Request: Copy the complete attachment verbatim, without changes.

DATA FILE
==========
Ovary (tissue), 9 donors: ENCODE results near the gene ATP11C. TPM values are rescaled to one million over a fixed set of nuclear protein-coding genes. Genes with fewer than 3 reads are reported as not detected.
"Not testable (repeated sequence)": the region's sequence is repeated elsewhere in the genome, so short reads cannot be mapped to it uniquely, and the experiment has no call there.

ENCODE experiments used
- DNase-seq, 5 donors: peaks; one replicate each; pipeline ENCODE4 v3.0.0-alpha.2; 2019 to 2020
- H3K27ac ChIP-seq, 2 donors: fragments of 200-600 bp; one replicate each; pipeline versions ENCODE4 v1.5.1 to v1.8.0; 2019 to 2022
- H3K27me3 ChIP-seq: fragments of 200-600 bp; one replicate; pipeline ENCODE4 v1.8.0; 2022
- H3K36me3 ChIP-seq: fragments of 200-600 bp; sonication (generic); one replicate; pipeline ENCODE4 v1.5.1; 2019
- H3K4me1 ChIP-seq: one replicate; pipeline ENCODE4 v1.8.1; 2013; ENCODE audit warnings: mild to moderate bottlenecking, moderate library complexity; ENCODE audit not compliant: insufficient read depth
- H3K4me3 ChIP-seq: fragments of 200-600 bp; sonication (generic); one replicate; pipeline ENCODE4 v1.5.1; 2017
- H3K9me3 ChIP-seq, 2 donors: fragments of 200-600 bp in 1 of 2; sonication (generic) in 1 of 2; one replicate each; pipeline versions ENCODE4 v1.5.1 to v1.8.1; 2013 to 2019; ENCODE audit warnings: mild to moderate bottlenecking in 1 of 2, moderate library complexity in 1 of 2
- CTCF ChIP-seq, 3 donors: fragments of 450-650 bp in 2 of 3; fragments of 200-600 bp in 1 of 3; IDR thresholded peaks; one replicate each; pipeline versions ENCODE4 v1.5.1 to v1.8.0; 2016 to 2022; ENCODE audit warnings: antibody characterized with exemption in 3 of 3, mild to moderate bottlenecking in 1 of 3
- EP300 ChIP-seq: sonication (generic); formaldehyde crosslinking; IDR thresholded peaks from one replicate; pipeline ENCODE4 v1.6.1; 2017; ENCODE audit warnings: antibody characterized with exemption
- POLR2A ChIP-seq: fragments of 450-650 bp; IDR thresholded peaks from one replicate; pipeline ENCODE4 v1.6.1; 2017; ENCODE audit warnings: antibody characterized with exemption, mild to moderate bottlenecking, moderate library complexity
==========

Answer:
Ovary (tissue), 9 donors: ENCODE results near the gene ATP11C. TPM values are rescaled to one million over a fixed set of nuclear protein-coding genes. Genes with fewer than 3 reads are reported as not detected.
"Not testable (repeated sequence)": the region's sequence is repeated elsewhere in the genome, so short reads cannot be mapped to it uniquely, and the experiment has no call there.

ENCODE experiments used
- DNase-seq, 5 donors: peaks; one replicate each; pipeline ENCODE4 v3.0.0-alpha.2; 2019 to 2020
- H3K27ac ChIP-seq, 2 donors: fragments of 200-600 bp; one replicate each; pipeline versions ENCODE4 v1.5.1 to v1.8.0; 2019 to 2022
- H3K27me3 ChIP-seq: fragments of 200-600 bp; one replicate; pipeline ENCODE4 v1.8.0; 2022
- H3K36me3 ChIP-seq: fragments of 200-600 bp; sonication (generic); one replicate; pipeline ENCODE4 v1.5.1; 2019
- H3K4me1 ChIP-seq: one replicate; pipeline ENCODE4 v1.8.1; 2013; ENCODE audit warnings: mild to moderate bottlenecking, moderate library complexity; ENCODE audit not compliant: insufficient read depth
- H3K4me3 ChIP-seq: fragments of 200-600 bp; sonication (generic); one replicate; pipeline ENCODE4 v1.5.1; 2017
- H3K9me3 ChIP-seq, 2 donors: fragments of 200-600 bp in 1 of 2; sonication (generic) in 1 of 2; one replicate each; pipeline versions ENCODE4 v1.5.1 to v1.8.1; 2013 to 2019; ENCODE audit warnings: mild to moderate bottlenecking in 1 of 2, moderate library complexity in 1 of 2
- CTCF ChIP-seq, 3 donors: fragments of 450-650 bp in 2 of 3; fragments of 200-600 bp in 1 of 3; IDR thresholded peaks; one replicate each; pipeline versions ENCODE4 v1.5.1 to v1.8.0; 2016 to 2022; ENCODE audit warnings: antibody characterized with exemption in 3 of 3, mild to moderate bottlenecking in 1 of 3
- EP300 ChIP-seq: sonication (generic); formaldehyde crosslinking; IDR thresholded peaks from one replicate; pipeline ENCODE4 v1.6.1; 2017; ENCODE audit warnings: antibody characterized with exemption
- POLR2A ChIP-seq: fragments of 450-650 bp; IDR thresholded peaks from one replicate; pipeline ENCODE4 v1.6.1; 2017; ENCODE audit warnings: antibody characterized with exemption, mild to moderate bottlenecking, moderate library complexity